The same day, Facebook issued a rebuttal to the Times report indicating that the partnerships were conceived because “the demand for Facebook outpaced our ability to build versions of the product that worked on every phone or operating system,” at a time when the smartphone market included BlackBerry’s BB10 and Windows Phone operating systems, among others. Facebook claims that “contrary to claims by the New York Times, friends’ information, like photos, was only accessible on devices when people made a decision to share their information with those friends. We are not aware of any abuse by these companies.” The distinction being made is partially semantic, as Facebook does not consider these partnerships a third party in this case. Facebook noted that changes to the platform made in April began “winding down” access to these APIs, and that 22 of the partnerships had already been ended.
On June 5, 2018, the The Washington Post and The New York Times reported that the Chinese device manufacturers Huawei, Lenovo, Oppo, and TCL were granted access to user data under this program. Huawei, along with ZTE, are facing scrutiny from the US government on unsubstantiated accusations that products from these companies pose a national security risk.
On July 2, 2018, The Washington Post reported that the US Securities and Exchange Commission, Federal Trade Commission, and Federal Bureau of Investigation have joined the Department of Justice inquiry into the Facebook/Cambridge Analytica data scandal. In a statement to CNET, Facebook indicated that “We’ve provided public testimony, answered questions, and pledged to continue our assistance as their work continues.” On July 11th, the Wall Street Journal reported that the SEC is separately investigating if Facebook adequately warned investors in a timely manner about the possible misuse and improper collection of user data. The same day, the UK assessed a £500,000 fine to Facebook, the maximum permitted by law, over its role in the data scandal. The UK’s Information Commissioner’s Office is also preparing to launch a criminal probe into SCL Elections over their involvement in the scandal.
On July 3, 2018, Facebook acknowledged a “bug” unblocked people that users has blocked between May 29 and June 5.
On July 12, 2018, a CNBC report indicated that a privacy loophole was discovered and closed. A Chrome plug-in intended for marketing research called Grouply.io allowed users to access the list of members for private Facebook groups.
Fallout from a confluence of factors in the Facebook data privacy scandal has come to bear in the last week of July 2018. On the July 25th, Facebook announced that daily active user counts have fallen in Europe, and growth has stagnated in the US and Canada. The following day, Facebook suffered the worst single-day market value decrease for a public company in the US, dropping $120 billion, or 19%. On the July 28th, Reuters reported that shareholders are suing Facebook, Zuckerberg, and CFO David Wehner for “making misleading statements about or failing to disclose slowing revenue growth, falling operating margins, and declines in active users.”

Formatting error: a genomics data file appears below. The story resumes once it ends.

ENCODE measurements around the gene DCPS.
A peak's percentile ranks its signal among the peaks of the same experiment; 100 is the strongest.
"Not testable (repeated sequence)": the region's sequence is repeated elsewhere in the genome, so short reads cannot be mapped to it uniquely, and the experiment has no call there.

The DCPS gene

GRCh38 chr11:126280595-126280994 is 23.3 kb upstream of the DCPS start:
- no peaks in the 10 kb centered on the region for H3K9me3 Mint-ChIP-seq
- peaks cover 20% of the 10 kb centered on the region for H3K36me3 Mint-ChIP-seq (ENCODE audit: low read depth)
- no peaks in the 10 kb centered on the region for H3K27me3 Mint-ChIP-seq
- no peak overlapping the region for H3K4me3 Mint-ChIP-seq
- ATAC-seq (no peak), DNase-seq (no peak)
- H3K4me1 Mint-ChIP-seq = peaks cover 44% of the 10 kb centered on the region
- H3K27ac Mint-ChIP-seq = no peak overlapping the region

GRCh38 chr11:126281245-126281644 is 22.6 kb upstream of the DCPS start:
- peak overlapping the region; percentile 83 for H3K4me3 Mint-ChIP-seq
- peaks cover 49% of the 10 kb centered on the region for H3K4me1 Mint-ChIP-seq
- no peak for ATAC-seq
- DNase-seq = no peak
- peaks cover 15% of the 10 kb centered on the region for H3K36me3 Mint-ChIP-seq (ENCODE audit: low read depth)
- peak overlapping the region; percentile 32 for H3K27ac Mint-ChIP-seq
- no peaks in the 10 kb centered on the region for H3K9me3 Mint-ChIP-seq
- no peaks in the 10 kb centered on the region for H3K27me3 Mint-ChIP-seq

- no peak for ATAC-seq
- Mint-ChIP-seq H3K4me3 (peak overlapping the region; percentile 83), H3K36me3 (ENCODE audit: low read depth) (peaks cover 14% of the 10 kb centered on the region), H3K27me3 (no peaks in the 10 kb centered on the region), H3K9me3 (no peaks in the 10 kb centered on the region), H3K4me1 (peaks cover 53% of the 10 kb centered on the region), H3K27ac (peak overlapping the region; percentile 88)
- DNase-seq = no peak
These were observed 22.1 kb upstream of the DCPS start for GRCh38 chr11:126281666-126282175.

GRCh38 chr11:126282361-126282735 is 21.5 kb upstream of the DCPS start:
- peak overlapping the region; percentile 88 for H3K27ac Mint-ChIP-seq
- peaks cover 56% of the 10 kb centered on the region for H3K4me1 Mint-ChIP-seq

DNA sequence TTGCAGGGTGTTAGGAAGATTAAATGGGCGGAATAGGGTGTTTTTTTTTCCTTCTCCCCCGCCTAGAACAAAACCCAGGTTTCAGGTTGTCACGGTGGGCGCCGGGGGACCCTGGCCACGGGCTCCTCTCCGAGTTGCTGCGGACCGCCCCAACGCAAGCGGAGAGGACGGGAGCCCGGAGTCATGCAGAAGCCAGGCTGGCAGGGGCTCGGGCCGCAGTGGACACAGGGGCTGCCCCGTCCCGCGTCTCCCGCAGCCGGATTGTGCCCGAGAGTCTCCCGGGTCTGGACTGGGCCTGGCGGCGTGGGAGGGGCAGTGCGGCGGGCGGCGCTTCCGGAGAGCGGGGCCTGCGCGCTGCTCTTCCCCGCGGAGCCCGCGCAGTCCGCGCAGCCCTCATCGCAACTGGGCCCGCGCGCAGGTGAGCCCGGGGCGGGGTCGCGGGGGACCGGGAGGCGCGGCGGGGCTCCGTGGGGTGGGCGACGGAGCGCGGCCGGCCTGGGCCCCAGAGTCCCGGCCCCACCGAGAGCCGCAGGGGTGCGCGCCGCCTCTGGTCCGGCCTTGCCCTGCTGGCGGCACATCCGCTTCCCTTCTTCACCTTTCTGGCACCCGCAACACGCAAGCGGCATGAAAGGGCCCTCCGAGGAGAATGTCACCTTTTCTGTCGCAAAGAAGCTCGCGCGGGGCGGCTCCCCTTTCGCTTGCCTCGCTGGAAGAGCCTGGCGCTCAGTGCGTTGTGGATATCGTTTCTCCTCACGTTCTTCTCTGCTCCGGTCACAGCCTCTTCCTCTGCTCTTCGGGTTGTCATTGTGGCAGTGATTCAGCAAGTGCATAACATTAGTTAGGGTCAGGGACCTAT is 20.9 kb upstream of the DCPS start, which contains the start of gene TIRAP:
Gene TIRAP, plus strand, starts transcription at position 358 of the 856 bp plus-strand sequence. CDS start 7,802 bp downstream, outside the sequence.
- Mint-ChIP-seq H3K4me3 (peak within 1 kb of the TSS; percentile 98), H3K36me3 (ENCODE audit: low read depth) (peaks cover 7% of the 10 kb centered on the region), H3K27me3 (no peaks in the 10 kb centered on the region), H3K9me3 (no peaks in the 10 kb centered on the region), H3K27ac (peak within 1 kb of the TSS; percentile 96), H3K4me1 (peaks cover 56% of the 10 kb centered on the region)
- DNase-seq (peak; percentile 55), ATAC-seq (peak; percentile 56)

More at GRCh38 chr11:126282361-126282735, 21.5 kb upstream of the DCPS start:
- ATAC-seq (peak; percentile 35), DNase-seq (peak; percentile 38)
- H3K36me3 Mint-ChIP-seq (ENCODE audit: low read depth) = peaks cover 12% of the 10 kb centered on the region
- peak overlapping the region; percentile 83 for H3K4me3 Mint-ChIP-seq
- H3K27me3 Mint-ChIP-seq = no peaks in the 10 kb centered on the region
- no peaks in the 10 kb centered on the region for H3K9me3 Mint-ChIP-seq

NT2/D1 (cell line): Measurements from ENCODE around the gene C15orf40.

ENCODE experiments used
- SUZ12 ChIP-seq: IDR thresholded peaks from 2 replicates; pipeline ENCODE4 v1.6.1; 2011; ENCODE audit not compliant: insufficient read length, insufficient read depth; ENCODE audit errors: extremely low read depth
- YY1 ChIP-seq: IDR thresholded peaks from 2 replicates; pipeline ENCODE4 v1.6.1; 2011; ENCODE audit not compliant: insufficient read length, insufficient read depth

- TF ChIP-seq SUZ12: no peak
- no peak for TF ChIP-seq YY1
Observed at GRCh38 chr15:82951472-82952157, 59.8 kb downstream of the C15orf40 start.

What are the key companies involved in the Facebook data privacy scandal?
In addition to Facebook, these are the companies connected to this data privacy story.
SCL Group (formerly Strategic Communication Laboratories) is at the center of the privacy scandal, though has operated primarily through subsidiaries. Nominally, SCL was a behavioral research/strategic communication company based in the UK. The company was dissolved on May 1, 2018.
Cambridge Analytica and SCL USA are offshoots of SCL Group, primarily operating in the US. Registration documentation indicates the pair formally came into existence in 2013. As with SCL Group, the pair were dissolved on May 1, 2018.
Global Science Research was a market research firm based in the UK from 2014 to 2017. It was the originator of the thisisyourdigitiallife app. The personal data derived from the app (if not the app itself) was sold to Cambridge Analytica for use in campaign messaging.
Emerdata is the functional successor to SCL and Cambridge Analytica. It was founded in August 2017, with registration documents listing several people associated with SCL and Cambridge Analytica, as well as the same address as that of SCL Group’s London headquarters.
AggregateIQ is a Canadian consulting and technology company founded in 2013. The company produced Ripon, the software platform for Cambridge Analytica’s political campaign work, which leaked publicly after being discovered in an unprotected GitLab bucket.
Cubeyou is a US-based data analytics firm that also operated surveys on Facebook, and worked with Cambridge University from 2013 to 2015. It was suspended from Facebook in April 2018 following a CNBC report.
The Internet Research Agency is a St. Petersburg-based organization with ties to Russian intelligence services. The organization engages in politically-charged manipulation across English-language social media, including Facebook.
Who are the key people involved in the Facebook data privacy scandal?
Nigel Oakes is the founder of SCL Group, the parent company of Cambridge Analytica. A report from Buzzfeed News unearthed a quote from 1992 in which Oakes stated, “We use the same techniques as Aristotle and Hitler. … We appeal to people on an emotional level to get them to agree on a functional level.”